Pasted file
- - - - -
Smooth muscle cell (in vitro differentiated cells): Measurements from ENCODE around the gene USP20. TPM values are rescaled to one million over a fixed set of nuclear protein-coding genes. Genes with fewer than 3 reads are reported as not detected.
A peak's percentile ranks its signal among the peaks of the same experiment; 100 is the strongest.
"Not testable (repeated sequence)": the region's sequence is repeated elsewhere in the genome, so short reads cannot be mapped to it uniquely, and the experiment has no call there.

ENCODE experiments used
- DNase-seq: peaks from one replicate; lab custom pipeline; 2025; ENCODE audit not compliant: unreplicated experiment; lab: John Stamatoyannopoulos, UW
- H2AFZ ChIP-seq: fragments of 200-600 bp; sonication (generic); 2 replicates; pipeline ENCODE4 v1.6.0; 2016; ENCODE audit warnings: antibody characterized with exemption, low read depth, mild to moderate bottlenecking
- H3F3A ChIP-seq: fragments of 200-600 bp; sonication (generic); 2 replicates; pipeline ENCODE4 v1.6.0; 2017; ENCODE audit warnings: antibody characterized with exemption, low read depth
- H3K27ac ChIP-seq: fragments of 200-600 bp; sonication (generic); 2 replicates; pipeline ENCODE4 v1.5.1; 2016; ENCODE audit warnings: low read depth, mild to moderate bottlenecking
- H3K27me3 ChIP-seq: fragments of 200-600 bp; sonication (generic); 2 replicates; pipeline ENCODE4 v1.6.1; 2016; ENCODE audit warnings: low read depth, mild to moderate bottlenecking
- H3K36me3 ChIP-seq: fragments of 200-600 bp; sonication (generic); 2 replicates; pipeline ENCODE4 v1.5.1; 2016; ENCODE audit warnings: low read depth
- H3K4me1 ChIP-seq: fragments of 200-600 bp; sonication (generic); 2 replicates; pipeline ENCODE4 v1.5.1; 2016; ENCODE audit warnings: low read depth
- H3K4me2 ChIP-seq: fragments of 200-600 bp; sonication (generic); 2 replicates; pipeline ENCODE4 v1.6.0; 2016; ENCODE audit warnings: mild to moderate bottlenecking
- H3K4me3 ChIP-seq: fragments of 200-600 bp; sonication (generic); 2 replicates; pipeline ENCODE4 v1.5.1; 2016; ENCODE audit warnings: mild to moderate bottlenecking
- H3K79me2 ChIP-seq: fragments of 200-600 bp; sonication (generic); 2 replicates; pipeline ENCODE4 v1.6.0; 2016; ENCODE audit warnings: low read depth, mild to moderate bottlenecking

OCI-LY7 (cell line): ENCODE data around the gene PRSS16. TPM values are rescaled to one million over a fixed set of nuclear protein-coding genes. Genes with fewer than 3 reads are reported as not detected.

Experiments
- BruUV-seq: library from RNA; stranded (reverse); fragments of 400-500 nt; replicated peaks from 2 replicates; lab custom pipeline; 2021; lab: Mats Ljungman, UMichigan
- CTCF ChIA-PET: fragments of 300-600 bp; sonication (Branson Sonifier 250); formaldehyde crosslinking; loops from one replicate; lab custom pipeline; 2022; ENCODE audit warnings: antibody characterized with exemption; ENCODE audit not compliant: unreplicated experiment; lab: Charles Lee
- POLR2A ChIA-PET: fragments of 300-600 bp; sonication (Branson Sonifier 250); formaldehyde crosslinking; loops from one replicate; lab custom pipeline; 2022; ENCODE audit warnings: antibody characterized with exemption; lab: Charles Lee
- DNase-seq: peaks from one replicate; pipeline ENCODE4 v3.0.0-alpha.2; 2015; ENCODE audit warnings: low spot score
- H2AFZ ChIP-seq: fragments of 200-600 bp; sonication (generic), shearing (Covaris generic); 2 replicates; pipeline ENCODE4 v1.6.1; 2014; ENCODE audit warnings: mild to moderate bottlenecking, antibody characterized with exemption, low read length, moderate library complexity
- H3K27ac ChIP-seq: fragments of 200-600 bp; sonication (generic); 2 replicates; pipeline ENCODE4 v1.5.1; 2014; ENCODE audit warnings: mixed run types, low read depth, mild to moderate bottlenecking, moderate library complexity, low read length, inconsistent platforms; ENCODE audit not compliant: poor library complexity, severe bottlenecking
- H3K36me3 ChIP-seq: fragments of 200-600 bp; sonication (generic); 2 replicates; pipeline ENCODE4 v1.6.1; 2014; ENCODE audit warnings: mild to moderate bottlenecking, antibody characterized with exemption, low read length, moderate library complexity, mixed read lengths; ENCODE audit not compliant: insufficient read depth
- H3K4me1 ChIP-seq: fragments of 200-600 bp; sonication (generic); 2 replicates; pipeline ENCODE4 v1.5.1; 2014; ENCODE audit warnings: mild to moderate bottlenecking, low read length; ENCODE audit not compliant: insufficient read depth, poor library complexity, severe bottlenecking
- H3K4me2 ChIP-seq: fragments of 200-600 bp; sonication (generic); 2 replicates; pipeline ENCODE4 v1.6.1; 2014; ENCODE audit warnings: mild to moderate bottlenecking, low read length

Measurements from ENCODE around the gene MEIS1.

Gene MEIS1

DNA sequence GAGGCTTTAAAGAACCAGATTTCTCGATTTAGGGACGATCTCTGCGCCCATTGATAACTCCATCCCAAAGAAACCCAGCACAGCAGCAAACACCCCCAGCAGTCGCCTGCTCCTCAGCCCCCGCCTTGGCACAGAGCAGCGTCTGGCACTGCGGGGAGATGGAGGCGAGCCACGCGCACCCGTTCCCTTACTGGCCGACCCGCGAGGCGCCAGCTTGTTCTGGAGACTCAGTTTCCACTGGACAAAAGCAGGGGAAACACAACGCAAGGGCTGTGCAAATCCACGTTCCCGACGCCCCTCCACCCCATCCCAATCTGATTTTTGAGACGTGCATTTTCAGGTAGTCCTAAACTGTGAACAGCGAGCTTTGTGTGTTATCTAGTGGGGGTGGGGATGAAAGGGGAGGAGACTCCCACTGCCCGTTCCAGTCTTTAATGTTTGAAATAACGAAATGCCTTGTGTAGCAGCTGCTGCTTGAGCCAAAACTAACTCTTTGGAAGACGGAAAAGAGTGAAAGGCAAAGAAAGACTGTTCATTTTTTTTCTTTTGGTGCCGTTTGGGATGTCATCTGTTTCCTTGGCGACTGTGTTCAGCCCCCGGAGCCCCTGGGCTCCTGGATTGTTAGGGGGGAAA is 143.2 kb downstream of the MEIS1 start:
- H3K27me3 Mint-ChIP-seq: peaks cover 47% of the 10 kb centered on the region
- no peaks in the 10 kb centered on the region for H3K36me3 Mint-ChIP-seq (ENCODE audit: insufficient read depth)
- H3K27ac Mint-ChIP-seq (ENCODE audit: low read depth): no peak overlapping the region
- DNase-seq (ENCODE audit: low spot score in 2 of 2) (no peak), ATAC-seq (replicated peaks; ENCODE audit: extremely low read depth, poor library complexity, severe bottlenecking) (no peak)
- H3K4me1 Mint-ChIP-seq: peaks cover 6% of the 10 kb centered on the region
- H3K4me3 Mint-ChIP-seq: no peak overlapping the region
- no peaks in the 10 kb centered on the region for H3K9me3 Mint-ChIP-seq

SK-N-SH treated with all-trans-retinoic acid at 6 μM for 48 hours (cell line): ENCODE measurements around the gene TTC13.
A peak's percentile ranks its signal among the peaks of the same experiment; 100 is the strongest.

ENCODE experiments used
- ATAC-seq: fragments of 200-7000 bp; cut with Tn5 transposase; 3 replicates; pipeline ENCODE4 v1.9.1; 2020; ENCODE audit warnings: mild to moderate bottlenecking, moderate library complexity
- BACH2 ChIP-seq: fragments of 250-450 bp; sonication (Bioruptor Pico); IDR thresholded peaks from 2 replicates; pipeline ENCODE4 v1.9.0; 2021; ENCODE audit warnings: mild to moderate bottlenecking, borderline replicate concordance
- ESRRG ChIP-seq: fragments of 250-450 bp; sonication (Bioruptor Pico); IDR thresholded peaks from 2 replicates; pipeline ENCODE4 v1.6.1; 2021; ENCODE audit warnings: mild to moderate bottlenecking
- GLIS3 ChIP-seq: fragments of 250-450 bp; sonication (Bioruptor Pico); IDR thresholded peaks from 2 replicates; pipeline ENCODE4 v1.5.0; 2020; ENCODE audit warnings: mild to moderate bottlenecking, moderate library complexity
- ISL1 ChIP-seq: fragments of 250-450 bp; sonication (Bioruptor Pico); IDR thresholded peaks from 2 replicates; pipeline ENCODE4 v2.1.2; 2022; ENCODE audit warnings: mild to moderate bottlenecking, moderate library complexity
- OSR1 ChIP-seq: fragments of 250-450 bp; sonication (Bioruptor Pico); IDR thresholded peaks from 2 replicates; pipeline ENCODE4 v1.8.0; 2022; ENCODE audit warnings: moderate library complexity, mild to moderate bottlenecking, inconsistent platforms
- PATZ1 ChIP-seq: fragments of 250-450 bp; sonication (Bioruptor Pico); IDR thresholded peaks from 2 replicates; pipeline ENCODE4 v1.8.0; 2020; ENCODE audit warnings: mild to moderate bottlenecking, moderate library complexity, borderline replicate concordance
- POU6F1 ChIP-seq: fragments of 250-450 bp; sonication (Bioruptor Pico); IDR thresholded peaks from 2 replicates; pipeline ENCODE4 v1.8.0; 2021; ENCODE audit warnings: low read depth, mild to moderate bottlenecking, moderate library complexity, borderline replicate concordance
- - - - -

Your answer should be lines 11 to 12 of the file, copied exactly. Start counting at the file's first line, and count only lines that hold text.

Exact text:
- H3K4me1 ChIP-seq: fragments of 200-600 bp; sonication (generic); 2 replicates; pipeline ENCODE4 v1.5.1; 2016; ENCODE audit warnings: low read depth
- H3K4me2 ChIP-seq: fragments of 200-600 bp; sonication (generic); 2 replicates; pipeline ENCODE4 v1.6.0; 2016; ENCODE audit warnings: mild to moderate bottlenecking